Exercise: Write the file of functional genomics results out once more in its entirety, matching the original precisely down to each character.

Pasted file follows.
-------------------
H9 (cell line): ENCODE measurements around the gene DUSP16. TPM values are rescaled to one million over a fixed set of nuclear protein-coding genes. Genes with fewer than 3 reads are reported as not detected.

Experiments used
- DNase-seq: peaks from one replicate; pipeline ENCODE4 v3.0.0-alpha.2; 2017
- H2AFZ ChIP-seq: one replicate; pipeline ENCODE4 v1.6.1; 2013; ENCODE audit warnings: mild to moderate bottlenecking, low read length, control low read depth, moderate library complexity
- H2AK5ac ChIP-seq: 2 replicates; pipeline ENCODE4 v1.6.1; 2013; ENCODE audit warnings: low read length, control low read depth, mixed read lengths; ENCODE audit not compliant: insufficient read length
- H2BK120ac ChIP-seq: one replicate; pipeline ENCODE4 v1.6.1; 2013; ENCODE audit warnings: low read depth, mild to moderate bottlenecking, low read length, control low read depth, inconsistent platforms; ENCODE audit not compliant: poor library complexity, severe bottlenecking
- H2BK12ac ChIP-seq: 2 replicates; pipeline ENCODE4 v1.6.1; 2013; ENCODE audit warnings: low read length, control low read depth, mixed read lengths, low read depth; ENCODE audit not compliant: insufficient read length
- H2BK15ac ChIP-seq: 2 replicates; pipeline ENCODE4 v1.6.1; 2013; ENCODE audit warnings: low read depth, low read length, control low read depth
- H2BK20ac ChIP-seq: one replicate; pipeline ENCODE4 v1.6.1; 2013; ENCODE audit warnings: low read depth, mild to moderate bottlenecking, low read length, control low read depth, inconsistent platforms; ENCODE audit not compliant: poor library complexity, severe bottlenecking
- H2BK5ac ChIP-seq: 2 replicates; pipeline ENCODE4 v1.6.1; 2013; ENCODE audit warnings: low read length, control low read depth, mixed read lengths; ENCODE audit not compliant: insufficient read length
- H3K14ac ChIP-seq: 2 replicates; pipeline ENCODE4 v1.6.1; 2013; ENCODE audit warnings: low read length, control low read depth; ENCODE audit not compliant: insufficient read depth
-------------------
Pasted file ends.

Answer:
H9 (cell line): ENCODE measurements around the gene DUSP16. TPM values are rescaled to one million over a fixed set of nuclear protein-coding genes. Genes with fewer than 3 reads are reported as not detected.

Experiments used
- DNase-seq: peaks from one replicate; pipeline ENCODE4 v3.0.0-alpha.2; 2017
- H2AFZ ChIP-seq: one replicate; pipeline ENCODE4 v1.6.1; 2013; ENCODE audit warnings: mild to moderate bottlenecking, low read length, control low read depth, moderate library complexity
- H2AK5ac ChIP-seq: 2 replicates; pipeline ENCODE4 v1.6.1; 2013; ENCODE audit warnings: low read length, control low read depth, mixed read lengths; ENCODE audit not compliant: insufficient read length
- H2BK120ac ChIP-seq: one replicate; pipeline ENCODE4 v1.6.1; 2013; ENCODE audit warnings: low read depth, mild to moderate bottlenecking, low read length, control low read depth, inconsistent platforms; ENCODE audit not compliant: poor library complexity, severe bottlenecking
- H2BK12ac ChIP-seq: 2 replicates; pipeline ENCODE4 v1.6.1; 2013; ENCODE audit warnings: low read length, control low read depth, mixed read lengths, low read depth; ENCODE audit not compliant: insufficient read length
- H2BK15ac ChIP-seq: 2 replicates; pipeline ENCODE4 v1.6.1; 2013; ENCODE audit warnings: low read depth, low read length, control low read depth
- H2BK20ac ChIP-seq: one replicate; pipeline ENCODE4 v1.6.1; 2013; ENCODE audit warnings: low read depth, mild to moderate bottlenecking, low read length, control low read depth, inconsistent platforms; ENCODE audit not compliant: poor library complexity, severe bottlenecking
- H2BK5ac ChIP-seq: 2 replicates; pipeline ENCODE4 v1.6.1; 2013; ENCODE audit warnings: low read length, control low read depth, mixed read lengths; ENCODE audit not compliant: insufficient read length
- H3K14ac ChIP-seq: 2 replicates; pipeline ENCODE4 v1.6.1; 2013; ENCODE audit warnings: low read length, control low read depth; ENCODE audit not compliant: insufficient read depth